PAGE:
With the first event ticked off successfully, an idea had also been seeded for to focus of the next one. We keep hearing two sides to the same story in the veterinary media: the frustrations of a younger generation of vets trying to put their health and well-being first, many of whom are drawn to the flexibility and control offered by locumming; and those of the employers who never intended to be working weekends on duty at the latter stages of their careers, struggle to get responses to their job adverts, and often see no future for the practices they’ve built other than to sell to a corporate firm. So, we decided to get people together in the same room, with some great speakers, and open the debate. I hoped that we might all learn something from the different perspectives of each group.
In November, Megan and I find ourselves in a smart hotel in Swansea. Les (Welsh regional representative) and I had emailed every practice in South Wales with the invite, but you never quite know who will turn up on the night. We needn’t have worried; with nearly 50 vets turning out on a damp November evening, it seemed we’d hit on the right topic. We’d secured two fantastic speakers, Gudrun Ravetz, our past BVA president and Chief Vet for Simply health, and Caroline Pearson from Progressive Vet Consulting.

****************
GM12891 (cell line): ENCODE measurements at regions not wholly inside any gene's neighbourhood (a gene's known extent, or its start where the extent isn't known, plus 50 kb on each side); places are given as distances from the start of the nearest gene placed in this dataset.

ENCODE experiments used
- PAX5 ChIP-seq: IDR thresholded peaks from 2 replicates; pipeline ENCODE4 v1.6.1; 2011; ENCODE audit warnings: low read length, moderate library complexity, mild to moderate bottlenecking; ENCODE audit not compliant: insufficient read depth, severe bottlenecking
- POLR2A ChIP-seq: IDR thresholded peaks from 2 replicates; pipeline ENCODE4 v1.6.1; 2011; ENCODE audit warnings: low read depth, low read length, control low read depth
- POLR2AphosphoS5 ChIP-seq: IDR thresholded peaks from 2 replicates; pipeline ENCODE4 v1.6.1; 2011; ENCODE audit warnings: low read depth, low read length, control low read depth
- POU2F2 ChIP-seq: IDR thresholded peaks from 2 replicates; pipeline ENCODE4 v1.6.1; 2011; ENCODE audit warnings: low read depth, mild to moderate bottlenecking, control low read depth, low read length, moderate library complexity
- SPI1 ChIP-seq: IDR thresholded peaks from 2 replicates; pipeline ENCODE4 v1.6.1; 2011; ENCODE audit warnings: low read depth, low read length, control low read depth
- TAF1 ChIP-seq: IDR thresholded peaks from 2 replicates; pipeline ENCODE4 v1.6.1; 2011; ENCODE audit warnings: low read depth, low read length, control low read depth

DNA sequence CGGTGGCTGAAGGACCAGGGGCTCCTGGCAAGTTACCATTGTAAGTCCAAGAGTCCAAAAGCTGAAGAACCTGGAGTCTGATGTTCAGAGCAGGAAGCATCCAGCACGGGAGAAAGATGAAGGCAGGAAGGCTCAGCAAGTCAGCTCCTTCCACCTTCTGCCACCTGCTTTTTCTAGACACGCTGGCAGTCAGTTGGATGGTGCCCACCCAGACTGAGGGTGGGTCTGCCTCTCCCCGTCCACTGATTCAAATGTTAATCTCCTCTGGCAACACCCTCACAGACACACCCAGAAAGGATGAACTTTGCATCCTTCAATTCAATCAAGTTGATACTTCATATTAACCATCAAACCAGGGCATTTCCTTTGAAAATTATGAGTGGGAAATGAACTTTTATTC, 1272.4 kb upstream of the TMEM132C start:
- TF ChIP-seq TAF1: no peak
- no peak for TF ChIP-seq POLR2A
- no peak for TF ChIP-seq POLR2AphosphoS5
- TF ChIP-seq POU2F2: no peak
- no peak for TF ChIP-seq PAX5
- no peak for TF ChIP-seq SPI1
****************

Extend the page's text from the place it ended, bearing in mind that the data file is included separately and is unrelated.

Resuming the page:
Gudrun spoke about the “Why”- do we really have a shortage of vets, why, and what effect is EU exit going to have on this? Caroline focused on the “How”- what can employers do to find that elusive vet, and how can you find the right team to fit in to? The sessions were followed by a lively debate with a diverse range of views, reflecting the broad range of vets in the room.
Once again, you could see the value of discussing these things in person, not to necessarily find solutions but just to hear first-hand about others’ experiences. Several of the recently qualified vets attending now want to set up Young Vet Network groups, so it seems the human drive that brings us together is not in any danger of being replaced by technology just yet.
We will be running a similar format event in North Wales in 2019. I hope lots of you can make it to that one – keep an eye on the BVA Wales webpage for more information.
So, thinking back to that AGM and the question of meeting up: Yes it takes effort to juggle family commitments and turn out after a long shift, and it might be easier to stay at home and plug in to the world via our mobile devices. But then we would miss out on that feeling of being a part of something bigger, that sense of a combined purpose and achievement can help us to stop focusing only on the day to day stresses of practice, enjoy being a part of the profession as a whole, or perhaps even give some of us another reason to stay in the job.